“We’re not all perfect. Everyone slips-up now and then and, by the same token, companies too, even the best.”
He says that compliance is not just about the failings of individual companies. He argues that there is a collective responsibility to deliver.
“I worry that some (smaller companies) see that as the role of the super-majors while others carry on as usual. Everyone needs to read the North Sea Transition Deal and understand what the industry is committed to.
“I’m very concerned at some of the conversations I’ve been having where it would appear people had not studied it and what it says about zero routine flaring and low-carbon power and ensuring that the OGA’s stewardship expectations are met.
“No company should be waiting around for other companies to solve the problems.
“We’re looking at compliance more closely than ever. Yes because of Net Zero; but also because of the OGA’s own evolution.
“I feel as though we’re the guardian of the deal. We’re the ones tasked with overseeing its delivery.
“It doesn’t matter whether you’re a small, medium or large operator, we expect you to understand that deal and to uphold the commitments the industry signed up to.
“This is a dialogue I’m having almost daily. It is clear that some companies do not understand what the North Sea Transition Deal says.
Reduction of flaring and fugitive emissions, with carbon dioxide receiving the greatest attention thus far but with growing attention to methane are examples.
Without stealing thunder from Elaine Maslin’s article on methane, here on the UKCS we have a situation that concerns Robertson greatly.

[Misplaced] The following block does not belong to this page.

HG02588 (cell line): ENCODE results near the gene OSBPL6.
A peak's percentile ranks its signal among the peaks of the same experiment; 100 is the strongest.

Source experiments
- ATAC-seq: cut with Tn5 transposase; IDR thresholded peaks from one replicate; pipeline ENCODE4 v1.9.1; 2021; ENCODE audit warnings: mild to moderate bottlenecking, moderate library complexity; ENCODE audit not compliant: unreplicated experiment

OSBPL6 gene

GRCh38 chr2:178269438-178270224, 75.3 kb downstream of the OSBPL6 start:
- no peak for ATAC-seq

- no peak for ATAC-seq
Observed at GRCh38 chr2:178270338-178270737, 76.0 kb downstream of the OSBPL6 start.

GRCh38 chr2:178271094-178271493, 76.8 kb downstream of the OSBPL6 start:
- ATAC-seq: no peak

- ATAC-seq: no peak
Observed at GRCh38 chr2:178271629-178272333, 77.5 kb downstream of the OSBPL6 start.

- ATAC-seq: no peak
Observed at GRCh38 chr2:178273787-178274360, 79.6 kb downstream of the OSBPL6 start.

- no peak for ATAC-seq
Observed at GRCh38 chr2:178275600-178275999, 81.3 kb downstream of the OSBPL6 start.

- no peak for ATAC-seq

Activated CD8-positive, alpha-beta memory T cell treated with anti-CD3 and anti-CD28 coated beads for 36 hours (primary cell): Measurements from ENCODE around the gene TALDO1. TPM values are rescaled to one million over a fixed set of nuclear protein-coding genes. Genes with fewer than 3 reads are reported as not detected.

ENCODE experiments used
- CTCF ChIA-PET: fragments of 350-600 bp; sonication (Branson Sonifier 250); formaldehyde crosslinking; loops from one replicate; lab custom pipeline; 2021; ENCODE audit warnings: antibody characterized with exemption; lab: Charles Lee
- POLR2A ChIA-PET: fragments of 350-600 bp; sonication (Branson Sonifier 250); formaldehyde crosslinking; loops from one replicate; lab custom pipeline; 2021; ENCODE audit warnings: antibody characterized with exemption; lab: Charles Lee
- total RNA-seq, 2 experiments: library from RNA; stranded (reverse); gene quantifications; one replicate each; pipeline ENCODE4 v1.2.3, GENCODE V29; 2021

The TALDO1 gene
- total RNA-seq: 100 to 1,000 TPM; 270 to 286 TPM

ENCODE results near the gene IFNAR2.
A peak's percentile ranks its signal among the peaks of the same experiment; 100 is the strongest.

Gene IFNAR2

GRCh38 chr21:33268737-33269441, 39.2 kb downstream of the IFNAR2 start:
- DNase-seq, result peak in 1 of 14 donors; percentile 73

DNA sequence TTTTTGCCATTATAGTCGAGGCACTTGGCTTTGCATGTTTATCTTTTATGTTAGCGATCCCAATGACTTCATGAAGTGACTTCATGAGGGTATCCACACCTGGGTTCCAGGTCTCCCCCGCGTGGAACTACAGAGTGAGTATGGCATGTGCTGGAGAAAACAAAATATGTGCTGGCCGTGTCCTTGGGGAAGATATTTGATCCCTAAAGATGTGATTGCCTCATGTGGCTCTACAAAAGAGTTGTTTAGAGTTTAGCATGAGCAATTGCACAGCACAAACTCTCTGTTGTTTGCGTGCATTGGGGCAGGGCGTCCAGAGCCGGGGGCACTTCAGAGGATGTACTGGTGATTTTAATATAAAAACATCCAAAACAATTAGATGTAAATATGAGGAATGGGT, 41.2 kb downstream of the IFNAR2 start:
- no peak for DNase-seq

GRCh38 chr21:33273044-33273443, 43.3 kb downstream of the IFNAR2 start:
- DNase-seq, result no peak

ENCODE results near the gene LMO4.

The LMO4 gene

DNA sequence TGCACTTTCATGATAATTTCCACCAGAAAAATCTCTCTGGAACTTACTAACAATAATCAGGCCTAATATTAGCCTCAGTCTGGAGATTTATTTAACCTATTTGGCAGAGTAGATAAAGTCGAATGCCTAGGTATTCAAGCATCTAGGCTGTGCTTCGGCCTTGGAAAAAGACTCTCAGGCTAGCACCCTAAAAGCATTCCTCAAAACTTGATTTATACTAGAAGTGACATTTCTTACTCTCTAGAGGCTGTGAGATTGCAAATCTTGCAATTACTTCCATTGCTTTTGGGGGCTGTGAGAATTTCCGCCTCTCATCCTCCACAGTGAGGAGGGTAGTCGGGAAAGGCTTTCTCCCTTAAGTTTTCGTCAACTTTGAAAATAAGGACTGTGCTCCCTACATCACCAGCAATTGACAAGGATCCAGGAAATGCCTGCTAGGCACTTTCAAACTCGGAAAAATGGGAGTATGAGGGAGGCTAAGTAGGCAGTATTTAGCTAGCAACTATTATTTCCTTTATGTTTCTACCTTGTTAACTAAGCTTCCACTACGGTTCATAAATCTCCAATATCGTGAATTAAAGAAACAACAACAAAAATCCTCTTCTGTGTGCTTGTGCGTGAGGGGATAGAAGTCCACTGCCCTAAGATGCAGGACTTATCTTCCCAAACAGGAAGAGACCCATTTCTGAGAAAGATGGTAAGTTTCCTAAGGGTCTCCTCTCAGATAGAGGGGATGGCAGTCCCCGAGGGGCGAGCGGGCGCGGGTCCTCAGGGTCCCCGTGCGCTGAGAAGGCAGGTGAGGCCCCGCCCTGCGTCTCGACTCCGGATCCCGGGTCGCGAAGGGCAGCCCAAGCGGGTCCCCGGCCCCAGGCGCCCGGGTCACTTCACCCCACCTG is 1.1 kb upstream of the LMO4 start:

Whilst it is extensively tracked and measured globally by satellite, UKCS “on the ground” assessments are apparently poor.
Robertson reports that an action plan is being drawn up and the OGA appears determined that producers get their act together over a problem that’s been around for years and poorly addressed.
However, the situation is improving.
“The use of various technologies including drones, cameras and Lidar for assessing the methane situation is on the increase,” he says.
“I’m reassured that, in some of the field development plans now received at the OGA, ways of reducing sources of fugitive emissions like methane are being addressed.”
There is apparently a growing realisation that if companies don’t get serious about methane, licences to operate may be curtailed.
Two further especially hot areas of attention by the OGA are carbon capture and electrification.
“I must spend about 50% of my working week talking about carbon capture and storage or electrification and that’s great,” says Robertson.
“There are people in my team of 47 now working almost full-time on CCUS licences as they go through the first stage of the licensing process.
“Also we’re getting more and more interest and notifications of companies wanting carbon capture and storage licences.”
As for electrification of offshore production infrastructure, it has become one stop short of being legislative. Plugging in may boil down to a licence to operate.